Here's why: I have yet to knit a pair of socks that I'm 100 percent happy with. Now you probably know by now that I'm a nitpicker. Stitch off way back in row 3? I see it from 10 feet and hate it. Always will. Ditto for too-tight cast-ons, unbalanced gussets, etc. Still, I keep trying to grant myself the freedom to overlook and accept imperfections.

Perfect as the enemy of good

Years ago I took pattern making classes with a teacher who had a starkly different approach to finished garments. She focused on the fit and how it looked. She wasn't at all bogged down by construction mishaps. Didn't go together quite like you wanted? No problem. Tack it. Glue it. Fix it with safety pins. Whatever. Make it look good from the outside and move on.

Whenever I see a mishap--knitting, sewing, weaving, whatever--and begin my bout of angst about it, I try to channel that woman's approach. Not always successfully, mind you, but I keep trying.

Needles in motion

I recently started knitting a sock with a lovely lace pattern. I still am striving to knit that perfect sock, but there is another reason. Socks are ideal projects for travel. They're small and suitable for picking up and putting down at a moment's notice. 

You see, Vogue Knitting Live New York is this weekend. It's an event I look forward to from year to year not only because of the intoxicating and infectious atmosphere, but because it's time to spend with my daughter. Precious time. 

Granted, there is precious little time to knit, but should I find myself with a few minutes spare or needful of a little quiet focus, I can whip out my half-finished sock. It's unlikely that I will knit more than a few rows, but you never know.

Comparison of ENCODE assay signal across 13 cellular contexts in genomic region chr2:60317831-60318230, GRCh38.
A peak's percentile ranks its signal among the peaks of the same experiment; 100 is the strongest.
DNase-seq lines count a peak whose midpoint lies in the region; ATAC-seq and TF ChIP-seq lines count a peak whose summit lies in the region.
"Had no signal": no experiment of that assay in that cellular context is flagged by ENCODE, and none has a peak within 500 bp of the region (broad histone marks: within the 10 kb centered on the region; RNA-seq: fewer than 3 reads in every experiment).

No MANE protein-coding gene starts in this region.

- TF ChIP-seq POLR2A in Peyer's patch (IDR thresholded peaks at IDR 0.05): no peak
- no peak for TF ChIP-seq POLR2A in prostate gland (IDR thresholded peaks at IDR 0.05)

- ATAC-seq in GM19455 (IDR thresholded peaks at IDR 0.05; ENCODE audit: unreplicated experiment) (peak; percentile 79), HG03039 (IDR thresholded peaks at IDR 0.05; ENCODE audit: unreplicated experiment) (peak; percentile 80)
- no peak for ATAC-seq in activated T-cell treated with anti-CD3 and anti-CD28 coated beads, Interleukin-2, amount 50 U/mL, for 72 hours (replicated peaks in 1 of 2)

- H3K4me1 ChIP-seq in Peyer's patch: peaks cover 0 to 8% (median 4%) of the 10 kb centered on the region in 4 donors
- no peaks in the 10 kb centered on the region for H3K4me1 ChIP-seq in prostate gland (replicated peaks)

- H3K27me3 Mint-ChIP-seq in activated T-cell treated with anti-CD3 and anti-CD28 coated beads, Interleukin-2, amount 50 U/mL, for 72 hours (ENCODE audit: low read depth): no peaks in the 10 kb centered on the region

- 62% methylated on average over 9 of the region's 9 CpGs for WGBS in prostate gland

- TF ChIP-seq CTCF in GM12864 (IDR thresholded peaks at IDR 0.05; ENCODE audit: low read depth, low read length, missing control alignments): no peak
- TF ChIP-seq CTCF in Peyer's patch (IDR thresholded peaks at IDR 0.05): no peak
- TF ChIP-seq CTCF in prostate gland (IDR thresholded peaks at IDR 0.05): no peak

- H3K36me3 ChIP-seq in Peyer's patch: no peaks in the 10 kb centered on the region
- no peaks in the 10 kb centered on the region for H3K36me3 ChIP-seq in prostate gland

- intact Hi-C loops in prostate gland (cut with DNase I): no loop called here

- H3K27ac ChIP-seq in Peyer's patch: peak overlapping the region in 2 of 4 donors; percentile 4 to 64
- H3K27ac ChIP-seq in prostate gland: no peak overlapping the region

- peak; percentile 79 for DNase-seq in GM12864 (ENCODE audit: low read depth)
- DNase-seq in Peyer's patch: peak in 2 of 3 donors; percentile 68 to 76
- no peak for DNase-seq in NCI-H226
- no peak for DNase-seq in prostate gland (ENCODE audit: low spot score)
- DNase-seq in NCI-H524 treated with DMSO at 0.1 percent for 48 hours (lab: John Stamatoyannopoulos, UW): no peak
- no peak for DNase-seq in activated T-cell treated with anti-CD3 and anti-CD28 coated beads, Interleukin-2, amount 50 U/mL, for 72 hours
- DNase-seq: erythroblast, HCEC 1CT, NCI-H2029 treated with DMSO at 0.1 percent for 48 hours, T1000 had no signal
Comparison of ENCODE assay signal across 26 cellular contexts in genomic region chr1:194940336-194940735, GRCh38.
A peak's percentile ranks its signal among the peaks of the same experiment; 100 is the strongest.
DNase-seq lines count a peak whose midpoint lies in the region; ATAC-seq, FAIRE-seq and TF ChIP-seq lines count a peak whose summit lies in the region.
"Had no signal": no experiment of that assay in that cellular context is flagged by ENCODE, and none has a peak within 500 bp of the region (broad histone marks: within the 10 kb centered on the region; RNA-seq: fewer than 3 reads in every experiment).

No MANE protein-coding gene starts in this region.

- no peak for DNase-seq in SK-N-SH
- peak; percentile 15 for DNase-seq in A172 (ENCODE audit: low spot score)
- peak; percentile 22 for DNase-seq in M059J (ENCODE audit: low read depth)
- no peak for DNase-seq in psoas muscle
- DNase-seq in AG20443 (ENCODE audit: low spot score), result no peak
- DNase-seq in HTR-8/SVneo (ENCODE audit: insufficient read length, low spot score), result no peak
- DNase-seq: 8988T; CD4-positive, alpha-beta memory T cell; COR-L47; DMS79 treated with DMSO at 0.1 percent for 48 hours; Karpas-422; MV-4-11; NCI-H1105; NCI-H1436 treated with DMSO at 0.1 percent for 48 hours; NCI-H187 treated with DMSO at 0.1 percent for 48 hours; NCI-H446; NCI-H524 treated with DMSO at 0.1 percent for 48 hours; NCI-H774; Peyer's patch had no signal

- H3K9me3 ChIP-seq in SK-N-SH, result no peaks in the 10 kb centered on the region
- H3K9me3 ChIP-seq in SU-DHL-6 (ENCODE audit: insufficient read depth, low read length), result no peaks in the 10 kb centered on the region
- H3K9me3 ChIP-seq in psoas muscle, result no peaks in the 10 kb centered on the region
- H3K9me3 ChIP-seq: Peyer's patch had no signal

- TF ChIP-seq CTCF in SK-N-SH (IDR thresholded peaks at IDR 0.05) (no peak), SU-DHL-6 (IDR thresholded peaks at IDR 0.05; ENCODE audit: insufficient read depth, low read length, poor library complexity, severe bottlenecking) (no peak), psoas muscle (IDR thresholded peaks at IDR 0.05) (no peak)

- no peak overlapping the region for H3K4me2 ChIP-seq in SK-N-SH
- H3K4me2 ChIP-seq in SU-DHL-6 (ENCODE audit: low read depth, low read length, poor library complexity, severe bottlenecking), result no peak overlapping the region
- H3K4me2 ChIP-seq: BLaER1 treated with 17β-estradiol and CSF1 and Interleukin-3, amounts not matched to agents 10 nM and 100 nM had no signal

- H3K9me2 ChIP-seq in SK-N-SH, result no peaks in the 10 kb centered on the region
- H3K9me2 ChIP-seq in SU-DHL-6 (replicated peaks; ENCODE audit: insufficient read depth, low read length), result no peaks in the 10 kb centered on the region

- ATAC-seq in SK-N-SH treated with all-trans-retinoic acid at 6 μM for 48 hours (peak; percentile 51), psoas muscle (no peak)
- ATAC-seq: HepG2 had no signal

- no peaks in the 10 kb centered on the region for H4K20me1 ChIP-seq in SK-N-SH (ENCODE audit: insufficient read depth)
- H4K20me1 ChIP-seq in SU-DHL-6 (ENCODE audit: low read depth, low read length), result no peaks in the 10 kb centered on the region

"Welt fantastic" pattern tames yarn with color variations

Thursday, January 7, 2016

Patterns in fashion

Pattern books revolutionize textile art and craft

Antique patterns in traditional and designer garments. 
L-R: Embroidered thobe, Palestinian, early 20th C.
Russian ensemble, embroidery and lace, early 20th C.
American designer Giorgio di Sant'Angelo, 1970
The Metropolitan Museum of Art (MMA) has a significant collection of textile pattern books. These early examples of patterns form the basis for their current exhibit, Fashion and Virtue. Textile Patterns and the Print Revolution, 1520–1620, around which the curators have tied the past to the present.

This show focuses on patterns and specifically on  print patterns that were published to be destroyed. Not malicious destruction, of course, but the patterns were intended for use so the pages were typically torn out and used as patterns for all sorts of textile decoration and embellishment, including embroidery, lace, cutwork, etc. Consequently, not many of these pattern books exist.

It seems to me that exhibits based on books would be a challenge. A book is a unit composed of individual pages. How do you display a page or two to convey the book's value and importance? In this exhibit, the curators displayed the patterns as worked into finished items--garments, accessories, etc.

When I see patterns like this--in books (like Dover's Design Library), on objects and garments of all sorts, and in exhibits like this--I see design opportunities. For example, the print squares with a rose in the centers as well as embroidered design on the smock undergarment on display makes me think of cables. 
Embroidered undergarment,
Printed pattern
Embroidered Russian ensemble
Early 20th century
One section of the exhibit that I very much liked was one woman's collection of antique handwork fragments. Each piece was mounted with its print pattern and documentation. (I regret that I did not note her name.)

MMA is doing an excellent job of digitizing their collections and making them available online. Click here to view a selection of items in the exhibition.

(PS: The use of 'virtue' in the exhibit's title was an interesting choice. Although needlework was seen as a virtuous endeavor for young ladies after men left the craft to pursue more lucrative jobs, 'virtue' was neither the main theme of the exhibit nor the unifying thread that tied published patterns to the textile patterns.)